Living with Grief
Week Two Materials
Soul & Science Video
In this video Tom Golden looks at how men often show grief through action, rather than expression. Regardless of age or gender, these lessons offer inspiring stories and easy-to-understand skills for both caregivers and people in grief. His full series, “The Masculine Side of Grief” is available on the Soul & Science Website. Call or email for more information.
Questions to Ponder & Journaling Exercises
1. Part of Living with Grief is the idea of staying with your emotional pain, rather than running from it or numbing it. How comfortable are you with the practice of “staying with your pain”? Use a 1-5 Scale. 1- Not at all Comfortable / 5- Very Comfortable.
Not at all Comfortable Very Comfortable
How has running from pain manifested in your life? What are signs that you are numbing your pain – now or in the past?
2. “Viktor Frankl, a psychiatrist who managed to survive the Nazi concentration camps, teaches us that, just like destiny or death, suffering is a fundamental human experience. For Frankl, if life has meaning, suffering must necessarily have meaning too. The way in which a person accepts his destiny and suffering provides his life with a profound sense of meaning.” – (“The wounded healer: can this idea be of use to family physicians?”)
How have you seen suffering give meaning to you, those in your family, social circle, community, or workplace?
3. “The process of grieving can be compared to the workings of a pinball machine, where mourners’ movement between different stages of grief such as shock and depression may be unpredictable” – “Pinball as a model for dealing with grief”
How have you seen your own emotions bounce around unpredictably? What triggers have surprised you and sent you into difficult emotional reactions?
1. Ask a sacred question about what you most need at this time or how you can best transform any suffering.
This is the process:
- Begin with HOW (never What, When, Where, or Who)
- Do not use the word “I” (me, my, mine, myself are okay)
- Comes from the HEART or GUT (not from the head)
- Make it a simple QUESTION
2. When you are feeling emotional flooding or emotional overwhelm try this best practice from Linda Graham, MFT.
“The instant you recognize a disturbance in the force field that is the signal of emotional distress or upset, place your hand on your heart and say the first mindful self-compassion phrase to yourself: “May I be kind to myself in this moment.” This quick action interrupts the automaticity of patterns your brain has already learned in response to “uh, oh!” and activates the release of oxytocin, the hormone of safety and trust.” – “Managing Emotions, not Flooding”
“12 Things Harry Potter Taught Me About Grief,” What’s Your Grief Website, Feb 2019
Maria Popova “How We Grieve: Meghan O’Rourke on the Messiness of Mourning and Learning to Live with Loss,” Brainpickings.org
Nick Zagorski “Progress Being Made at Understanding, Treating Complicated Grief,” American Psychiatric Association, 12 May 2015
Website home of Thomas Golden with an emphasis on resources for healing and loss. WebHealing has been offering the first internet interactive forums for the bereaved since 1995. Tom is a presenter for Soul & Science and a grief consultant for The Alchemy of Grief Series.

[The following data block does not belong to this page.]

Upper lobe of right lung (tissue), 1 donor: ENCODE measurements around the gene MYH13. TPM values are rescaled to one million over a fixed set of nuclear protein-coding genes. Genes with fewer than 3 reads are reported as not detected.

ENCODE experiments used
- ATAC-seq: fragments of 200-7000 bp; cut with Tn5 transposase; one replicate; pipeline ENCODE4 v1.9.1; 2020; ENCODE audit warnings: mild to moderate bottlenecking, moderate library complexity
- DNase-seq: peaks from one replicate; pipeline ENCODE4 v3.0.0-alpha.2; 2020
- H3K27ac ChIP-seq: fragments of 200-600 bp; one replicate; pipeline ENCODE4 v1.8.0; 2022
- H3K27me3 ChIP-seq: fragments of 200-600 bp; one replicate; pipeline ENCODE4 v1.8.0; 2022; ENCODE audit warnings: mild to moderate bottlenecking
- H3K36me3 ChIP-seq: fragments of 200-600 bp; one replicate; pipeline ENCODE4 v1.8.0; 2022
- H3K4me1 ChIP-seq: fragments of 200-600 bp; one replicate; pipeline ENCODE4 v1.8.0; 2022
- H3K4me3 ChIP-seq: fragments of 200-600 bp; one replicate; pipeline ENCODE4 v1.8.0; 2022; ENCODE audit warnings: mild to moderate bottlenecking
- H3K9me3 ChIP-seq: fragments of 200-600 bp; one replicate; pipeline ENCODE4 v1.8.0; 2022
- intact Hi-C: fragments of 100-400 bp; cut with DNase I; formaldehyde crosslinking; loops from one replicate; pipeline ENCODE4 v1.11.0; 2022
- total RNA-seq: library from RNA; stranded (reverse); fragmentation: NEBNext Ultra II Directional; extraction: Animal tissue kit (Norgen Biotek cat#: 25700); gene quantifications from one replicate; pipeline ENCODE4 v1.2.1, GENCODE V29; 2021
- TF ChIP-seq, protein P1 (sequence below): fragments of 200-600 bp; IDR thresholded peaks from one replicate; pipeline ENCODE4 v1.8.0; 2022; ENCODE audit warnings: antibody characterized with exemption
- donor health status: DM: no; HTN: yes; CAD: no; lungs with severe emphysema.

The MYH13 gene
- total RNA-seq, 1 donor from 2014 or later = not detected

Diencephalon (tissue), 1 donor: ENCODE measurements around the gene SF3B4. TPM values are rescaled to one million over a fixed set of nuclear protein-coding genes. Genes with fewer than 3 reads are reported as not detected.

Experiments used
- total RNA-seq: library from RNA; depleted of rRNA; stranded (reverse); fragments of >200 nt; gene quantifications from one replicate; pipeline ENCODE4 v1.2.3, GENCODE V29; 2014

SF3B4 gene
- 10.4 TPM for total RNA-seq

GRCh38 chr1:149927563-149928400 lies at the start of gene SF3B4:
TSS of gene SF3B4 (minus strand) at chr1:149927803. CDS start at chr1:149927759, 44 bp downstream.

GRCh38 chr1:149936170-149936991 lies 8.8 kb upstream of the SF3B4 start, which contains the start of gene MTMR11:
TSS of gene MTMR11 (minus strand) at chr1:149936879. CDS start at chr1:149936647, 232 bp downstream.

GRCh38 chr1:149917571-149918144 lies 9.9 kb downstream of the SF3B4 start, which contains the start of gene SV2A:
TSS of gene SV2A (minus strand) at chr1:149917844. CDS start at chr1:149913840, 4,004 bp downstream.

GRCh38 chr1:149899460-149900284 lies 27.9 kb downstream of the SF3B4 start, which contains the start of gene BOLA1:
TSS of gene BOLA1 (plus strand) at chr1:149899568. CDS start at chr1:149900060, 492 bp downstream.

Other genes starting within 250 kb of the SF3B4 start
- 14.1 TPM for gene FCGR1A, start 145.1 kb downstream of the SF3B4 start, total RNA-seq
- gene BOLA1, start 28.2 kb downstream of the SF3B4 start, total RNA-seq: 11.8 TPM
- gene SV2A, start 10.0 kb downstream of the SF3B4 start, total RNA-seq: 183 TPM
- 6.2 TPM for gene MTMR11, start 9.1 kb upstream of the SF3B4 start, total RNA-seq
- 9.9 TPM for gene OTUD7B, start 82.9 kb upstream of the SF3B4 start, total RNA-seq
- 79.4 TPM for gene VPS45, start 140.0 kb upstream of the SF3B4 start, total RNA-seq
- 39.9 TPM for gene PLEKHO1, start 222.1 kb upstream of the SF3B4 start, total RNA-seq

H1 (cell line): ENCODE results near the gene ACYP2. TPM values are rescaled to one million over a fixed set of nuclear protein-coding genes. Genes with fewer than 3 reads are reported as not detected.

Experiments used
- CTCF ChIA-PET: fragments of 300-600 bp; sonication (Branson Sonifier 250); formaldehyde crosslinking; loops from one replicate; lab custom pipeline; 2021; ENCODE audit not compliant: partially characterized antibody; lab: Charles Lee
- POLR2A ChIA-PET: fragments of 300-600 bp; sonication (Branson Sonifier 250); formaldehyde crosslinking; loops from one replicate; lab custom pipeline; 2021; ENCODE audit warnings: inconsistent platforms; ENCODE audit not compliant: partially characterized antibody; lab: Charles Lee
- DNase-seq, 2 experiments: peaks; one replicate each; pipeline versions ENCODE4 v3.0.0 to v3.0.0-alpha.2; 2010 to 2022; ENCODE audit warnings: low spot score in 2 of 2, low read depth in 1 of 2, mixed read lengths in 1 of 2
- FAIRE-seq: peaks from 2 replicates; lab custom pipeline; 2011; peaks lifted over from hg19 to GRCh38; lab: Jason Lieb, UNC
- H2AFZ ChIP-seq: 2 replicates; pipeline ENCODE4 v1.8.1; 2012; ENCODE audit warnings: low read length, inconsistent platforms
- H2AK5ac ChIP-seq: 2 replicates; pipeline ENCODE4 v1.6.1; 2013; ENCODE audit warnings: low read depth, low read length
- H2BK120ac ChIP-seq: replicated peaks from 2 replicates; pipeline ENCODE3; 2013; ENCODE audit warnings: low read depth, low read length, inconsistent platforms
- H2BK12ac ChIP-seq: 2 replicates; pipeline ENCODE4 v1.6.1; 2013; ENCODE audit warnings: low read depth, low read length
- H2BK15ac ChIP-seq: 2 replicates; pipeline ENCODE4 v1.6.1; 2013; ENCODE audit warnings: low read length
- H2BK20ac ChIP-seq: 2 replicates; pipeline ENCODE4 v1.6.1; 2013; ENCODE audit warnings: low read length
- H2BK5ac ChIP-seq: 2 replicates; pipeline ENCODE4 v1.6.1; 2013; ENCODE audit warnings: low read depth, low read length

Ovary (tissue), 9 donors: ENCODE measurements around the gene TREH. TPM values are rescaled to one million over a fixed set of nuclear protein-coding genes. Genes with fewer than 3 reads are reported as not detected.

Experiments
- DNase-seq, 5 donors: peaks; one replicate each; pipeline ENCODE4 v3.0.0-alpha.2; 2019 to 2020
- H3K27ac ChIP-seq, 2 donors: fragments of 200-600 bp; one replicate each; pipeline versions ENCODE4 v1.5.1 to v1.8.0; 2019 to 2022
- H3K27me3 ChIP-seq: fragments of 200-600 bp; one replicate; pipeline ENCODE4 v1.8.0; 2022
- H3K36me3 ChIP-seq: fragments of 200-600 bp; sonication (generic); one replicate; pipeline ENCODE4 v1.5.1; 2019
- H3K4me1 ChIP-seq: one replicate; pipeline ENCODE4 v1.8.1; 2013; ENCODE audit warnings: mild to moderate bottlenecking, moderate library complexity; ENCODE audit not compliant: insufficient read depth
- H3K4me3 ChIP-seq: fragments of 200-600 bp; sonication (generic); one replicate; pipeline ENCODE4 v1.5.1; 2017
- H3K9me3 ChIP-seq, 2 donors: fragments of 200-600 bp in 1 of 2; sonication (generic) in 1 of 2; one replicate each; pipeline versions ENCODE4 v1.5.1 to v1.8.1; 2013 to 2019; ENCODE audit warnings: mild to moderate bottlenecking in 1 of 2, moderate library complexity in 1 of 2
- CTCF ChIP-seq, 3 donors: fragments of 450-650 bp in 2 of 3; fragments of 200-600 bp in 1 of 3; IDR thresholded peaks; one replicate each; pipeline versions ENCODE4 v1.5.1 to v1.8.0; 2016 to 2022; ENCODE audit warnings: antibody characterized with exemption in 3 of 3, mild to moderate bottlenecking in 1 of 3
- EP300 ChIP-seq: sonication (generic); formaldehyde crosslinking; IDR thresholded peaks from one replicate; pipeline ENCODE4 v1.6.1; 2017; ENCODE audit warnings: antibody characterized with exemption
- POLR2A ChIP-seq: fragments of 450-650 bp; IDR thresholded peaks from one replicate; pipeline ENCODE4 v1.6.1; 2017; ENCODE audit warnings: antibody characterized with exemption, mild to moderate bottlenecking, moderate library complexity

Grieving.com is a forum that has wide-ranging content designed to help those grieving with content tailored for the loss of a parent, child, partner, and even family and friends. They also focus on event-specific loss, along with issues in general.
– Michael Kearney, 2018
A concise and inspirational book for anyone dealing with pain by a long time palliative care doctor who is greatly inspired by Native American wisdom and the natural world. This book is a celebration of impermanence and what it means to be awake, alive, and connected to the world.
The Nest in the Stream is an encouraging and inspiring book for the times we live in. Michael Kearney, a physician whose day job is alleviating the pain and suffering of others, shows that how we live with our pain matters hugely, as it affects our quality of living and our capacity to find healing for ourselves, for others, and for our world. Drawing on engaged Buddhism, the indigenous wisdom of Native American and Celtic spirituality, and the powerful teachings he gained by observing nature, Kearney presents a new model for resilience and self-care.
Traditional models of self-care emphasize the importance of professional boundaries to protect us from stress, and time out to rest and recover. The Nest in the Stream offers a way of being with pain that is infused with mindfulness, openness, compassion, and deep nature connection that encourages us to act for the freedom and welfare of all. It will appeal to those whose everyday occupation involves dealing with pain, such as healthcare workers, environmental activists, or those working on the front lines of trauma, but it will also be of interest to everyone who longs to live in our wounded world with an open heart.
– Alan D. Wolfelt PhD & Kirby J Duvall MD, 2009
Acknowledging the unique set of symptoms that accompanies a period of mourning, this guide is the ideal companion to weathering the storm of physical distress. From muscle aches and pains to problems with eating and sleeping, this handbook addresses how the body responds to the impact of profound loss. Low energy, headaches, and other conditions are also taken into account. With 100 ways to help soothe the body and calm the mind, this compassionate study is an excellent resource in understanding the connection between the two.
– Steven J. Zeitlin, Ilana Beth Harlow, Teresa Jordan, 2001